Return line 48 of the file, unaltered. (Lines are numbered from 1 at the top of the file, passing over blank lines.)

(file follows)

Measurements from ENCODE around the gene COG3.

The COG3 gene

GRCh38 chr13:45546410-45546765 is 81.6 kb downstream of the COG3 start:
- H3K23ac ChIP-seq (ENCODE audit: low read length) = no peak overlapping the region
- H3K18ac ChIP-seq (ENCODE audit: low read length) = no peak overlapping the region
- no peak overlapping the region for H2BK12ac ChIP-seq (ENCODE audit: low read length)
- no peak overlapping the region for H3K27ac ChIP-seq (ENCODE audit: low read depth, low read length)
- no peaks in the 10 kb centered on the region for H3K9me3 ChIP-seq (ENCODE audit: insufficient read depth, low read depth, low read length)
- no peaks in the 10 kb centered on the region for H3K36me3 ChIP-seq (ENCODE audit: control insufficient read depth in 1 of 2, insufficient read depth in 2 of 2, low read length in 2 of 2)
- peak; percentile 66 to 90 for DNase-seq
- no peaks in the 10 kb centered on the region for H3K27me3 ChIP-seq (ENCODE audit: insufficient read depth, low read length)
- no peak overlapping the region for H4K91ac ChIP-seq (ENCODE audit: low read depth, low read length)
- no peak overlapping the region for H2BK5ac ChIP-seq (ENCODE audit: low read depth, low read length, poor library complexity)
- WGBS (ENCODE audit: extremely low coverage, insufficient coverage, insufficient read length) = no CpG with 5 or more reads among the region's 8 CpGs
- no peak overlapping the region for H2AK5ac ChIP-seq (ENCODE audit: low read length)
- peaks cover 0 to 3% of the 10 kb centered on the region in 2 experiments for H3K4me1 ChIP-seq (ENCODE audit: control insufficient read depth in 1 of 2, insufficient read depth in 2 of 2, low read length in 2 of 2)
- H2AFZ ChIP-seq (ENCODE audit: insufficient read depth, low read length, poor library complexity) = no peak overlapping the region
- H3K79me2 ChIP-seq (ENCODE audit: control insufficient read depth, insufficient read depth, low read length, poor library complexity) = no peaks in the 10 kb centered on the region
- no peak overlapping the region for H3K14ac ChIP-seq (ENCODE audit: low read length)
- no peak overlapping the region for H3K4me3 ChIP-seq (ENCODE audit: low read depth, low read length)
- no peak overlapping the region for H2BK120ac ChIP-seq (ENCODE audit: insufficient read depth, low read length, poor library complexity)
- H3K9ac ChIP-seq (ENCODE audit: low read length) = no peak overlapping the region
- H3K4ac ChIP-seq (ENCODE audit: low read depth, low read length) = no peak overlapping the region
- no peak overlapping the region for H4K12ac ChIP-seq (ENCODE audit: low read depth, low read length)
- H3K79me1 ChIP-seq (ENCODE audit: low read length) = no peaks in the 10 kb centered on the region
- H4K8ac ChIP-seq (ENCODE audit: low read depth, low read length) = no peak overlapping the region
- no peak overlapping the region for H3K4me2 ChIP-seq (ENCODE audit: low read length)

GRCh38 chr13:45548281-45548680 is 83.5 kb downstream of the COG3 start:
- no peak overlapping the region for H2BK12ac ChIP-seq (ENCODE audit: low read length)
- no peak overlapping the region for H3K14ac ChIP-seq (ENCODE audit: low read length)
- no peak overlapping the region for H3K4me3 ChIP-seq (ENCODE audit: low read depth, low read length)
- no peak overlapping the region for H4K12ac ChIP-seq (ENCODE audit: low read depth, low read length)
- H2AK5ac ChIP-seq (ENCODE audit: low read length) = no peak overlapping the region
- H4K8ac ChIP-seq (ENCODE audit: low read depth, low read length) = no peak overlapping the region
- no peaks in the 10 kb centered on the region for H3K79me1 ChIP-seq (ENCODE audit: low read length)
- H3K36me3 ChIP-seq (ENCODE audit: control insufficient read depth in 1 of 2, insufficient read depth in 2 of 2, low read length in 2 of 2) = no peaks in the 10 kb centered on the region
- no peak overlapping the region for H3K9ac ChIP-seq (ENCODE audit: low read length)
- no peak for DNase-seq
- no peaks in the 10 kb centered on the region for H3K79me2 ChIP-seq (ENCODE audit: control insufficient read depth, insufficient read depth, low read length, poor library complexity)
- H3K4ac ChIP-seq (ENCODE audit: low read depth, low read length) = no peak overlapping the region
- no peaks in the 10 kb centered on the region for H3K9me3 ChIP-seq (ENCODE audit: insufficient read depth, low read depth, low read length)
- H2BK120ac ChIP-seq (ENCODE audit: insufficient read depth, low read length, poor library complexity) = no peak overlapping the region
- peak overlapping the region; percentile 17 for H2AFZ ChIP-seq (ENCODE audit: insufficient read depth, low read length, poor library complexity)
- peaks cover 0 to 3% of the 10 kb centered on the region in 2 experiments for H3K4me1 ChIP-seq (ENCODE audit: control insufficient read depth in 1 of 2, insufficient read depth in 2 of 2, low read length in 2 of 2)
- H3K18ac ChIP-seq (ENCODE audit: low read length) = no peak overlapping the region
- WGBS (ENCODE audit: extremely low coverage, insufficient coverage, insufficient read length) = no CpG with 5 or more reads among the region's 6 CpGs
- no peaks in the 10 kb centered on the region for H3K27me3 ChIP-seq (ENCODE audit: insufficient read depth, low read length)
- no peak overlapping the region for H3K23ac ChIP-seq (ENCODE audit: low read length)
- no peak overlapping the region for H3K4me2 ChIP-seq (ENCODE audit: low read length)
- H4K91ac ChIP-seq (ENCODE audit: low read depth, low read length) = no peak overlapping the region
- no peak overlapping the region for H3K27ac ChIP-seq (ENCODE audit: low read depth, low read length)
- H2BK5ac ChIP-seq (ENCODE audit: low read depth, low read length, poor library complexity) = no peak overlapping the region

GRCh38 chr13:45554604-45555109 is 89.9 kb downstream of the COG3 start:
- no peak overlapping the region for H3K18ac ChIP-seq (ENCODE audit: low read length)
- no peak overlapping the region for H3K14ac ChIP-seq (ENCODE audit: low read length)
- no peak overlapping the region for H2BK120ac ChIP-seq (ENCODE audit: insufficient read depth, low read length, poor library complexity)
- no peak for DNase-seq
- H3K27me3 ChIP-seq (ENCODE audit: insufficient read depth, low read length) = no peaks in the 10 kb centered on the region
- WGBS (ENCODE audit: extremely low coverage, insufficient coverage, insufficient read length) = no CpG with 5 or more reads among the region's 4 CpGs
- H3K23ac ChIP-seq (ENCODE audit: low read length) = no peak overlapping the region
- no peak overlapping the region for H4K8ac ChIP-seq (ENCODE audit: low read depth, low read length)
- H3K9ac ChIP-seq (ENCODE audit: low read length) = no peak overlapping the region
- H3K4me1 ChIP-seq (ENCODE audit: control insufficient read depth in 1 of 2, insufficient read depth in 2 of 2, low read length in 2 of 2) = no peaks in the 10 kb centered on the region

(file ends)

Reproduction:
- no peak overlapping the region for H3K23ac ChIP-seq (ENCODE audit: low read length)